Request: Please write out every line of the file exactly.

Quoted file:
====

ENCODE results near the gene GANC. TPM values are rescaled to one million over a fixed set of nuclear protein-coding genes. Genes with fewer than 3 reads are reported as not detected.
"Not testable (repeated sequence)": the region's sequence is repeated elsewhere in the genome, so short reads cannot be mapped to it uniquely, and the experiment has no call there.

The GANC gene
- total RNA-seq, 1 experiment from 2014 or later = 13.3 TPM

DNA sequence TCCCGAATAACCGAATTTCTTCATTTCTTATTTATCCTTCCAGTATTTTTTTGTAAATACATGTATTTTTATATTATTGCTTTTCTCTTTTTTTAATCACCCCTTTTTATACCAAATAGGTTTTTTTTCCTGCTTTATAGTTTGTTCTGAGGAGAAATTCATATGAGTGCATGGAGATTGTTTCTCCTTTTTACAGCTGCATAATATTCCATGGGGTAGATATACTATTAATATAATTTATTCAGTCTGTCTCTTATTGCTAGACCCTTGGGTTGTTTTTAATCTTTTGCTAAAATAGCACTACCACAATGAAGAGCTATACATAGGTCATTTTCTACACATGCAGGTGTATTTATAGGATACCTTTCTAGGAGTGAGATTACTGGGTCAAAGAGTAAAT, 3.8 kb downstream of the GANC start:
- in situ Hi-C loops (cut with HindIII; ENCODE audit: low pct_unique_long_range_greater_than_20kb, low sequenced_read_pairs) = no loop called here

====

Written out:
ENCODE results near the gene GANC. TPM values are rescaled to one million over a fixed set of nuclear protein-coding genes. Genes with fewer than 3 reads are reported as not detected.
"Not testable (repeated sequence)": the region's sequence is repeated elsewhere in the genome, so short reads cannot be mapped to it uniquely, and the experiment has no call there.

The GANC gene
- total RNA-seq, 1 experiment from 2014 or later = 13.3 TPM

DNA sequence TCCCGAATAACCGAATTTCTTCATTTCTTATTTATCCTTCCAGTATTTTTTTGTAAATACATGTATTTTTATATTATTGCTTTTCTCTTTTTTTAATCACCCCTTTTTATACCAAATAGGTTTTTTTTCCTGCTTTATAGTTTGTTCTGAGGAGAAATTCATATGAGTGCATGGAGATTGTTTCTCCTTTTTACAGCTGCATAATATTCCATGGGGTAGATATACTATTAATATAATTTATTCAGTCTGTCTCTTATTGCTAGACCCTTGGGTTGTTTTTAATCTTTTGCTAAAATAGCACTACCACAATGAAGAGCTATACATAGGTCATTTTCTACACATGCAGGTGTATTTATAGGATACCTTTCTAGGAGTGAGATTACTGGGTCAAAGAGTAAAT, 3.8 kb downstream of the GANC start:
- in situ Hi-C loops (cut with HindIII; ENCODE audit: low pct_unique_long_range_greater_than_20kb, low sequenced_read_pairs) = no loop called here